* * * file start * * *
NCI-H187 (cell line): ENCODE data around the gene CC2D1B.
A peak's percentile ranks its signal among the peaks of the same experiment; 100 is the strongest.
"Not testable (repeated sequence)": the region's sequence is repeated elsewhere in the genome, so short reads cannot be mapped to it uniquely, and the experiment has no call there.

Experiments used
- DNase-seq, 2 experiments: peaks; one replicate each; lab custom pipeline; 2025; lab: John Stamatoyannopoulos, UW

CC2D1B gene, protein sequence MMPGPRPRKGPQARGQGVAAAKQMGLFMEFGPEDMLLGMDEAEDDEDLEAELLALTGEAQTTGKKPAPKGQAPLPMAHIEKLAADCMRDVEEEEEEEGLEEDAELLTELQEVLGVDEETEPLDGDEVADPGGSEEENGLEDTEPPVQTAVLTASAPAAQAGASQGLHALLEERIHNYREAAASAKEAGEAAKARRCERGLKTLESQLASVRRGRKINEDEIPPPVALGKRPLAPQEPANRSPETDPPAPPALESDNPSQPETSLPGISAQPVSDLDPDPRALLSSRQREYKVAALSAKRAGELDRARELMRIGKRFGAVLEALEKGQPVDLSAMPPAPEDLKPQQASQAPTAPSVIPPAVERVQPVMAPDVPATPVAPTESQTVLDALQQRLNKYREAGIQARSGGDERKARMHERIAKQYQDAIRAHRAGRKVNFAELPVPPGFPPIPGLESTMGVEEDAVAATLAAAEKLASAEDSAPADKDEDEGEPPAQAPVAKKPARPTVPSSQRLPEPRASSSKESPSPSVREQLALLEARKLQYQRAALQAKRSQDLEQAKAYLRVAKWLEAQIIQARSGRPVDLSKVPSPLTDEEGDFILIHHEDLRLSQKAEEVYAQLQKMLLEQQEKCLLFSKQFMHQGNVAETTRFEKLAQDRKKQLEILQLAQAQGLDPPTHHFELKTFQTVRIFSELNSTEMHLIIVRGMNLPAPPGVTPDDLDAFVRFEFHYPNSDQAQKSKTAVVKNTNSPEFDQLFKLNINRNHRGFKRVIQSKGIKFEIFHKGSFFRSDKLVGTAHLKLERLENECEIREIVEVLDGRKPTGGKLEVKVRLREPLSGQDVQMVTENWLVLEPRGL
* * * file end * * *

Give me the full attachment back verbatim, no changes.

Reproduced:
NCI-H187 (cell line): ENCODE data around the gene CC2D1B.
A peak's percentile ranks its signal among the peaks of the same experiment; 100 is the strongest.
"Not testable (repeated sequence)": the region's sequence is repeated elsewhere in the genome, so short reads cannot be mapped to it uniquely, and the experiment has no call there.

Experiments used
- DNase-seq, 2 experiments: peaks; one replicate each; lab custom pipeline; 2025; lab: John Stamatoyannopoulos, UW

CC2D1B gene, protein sequence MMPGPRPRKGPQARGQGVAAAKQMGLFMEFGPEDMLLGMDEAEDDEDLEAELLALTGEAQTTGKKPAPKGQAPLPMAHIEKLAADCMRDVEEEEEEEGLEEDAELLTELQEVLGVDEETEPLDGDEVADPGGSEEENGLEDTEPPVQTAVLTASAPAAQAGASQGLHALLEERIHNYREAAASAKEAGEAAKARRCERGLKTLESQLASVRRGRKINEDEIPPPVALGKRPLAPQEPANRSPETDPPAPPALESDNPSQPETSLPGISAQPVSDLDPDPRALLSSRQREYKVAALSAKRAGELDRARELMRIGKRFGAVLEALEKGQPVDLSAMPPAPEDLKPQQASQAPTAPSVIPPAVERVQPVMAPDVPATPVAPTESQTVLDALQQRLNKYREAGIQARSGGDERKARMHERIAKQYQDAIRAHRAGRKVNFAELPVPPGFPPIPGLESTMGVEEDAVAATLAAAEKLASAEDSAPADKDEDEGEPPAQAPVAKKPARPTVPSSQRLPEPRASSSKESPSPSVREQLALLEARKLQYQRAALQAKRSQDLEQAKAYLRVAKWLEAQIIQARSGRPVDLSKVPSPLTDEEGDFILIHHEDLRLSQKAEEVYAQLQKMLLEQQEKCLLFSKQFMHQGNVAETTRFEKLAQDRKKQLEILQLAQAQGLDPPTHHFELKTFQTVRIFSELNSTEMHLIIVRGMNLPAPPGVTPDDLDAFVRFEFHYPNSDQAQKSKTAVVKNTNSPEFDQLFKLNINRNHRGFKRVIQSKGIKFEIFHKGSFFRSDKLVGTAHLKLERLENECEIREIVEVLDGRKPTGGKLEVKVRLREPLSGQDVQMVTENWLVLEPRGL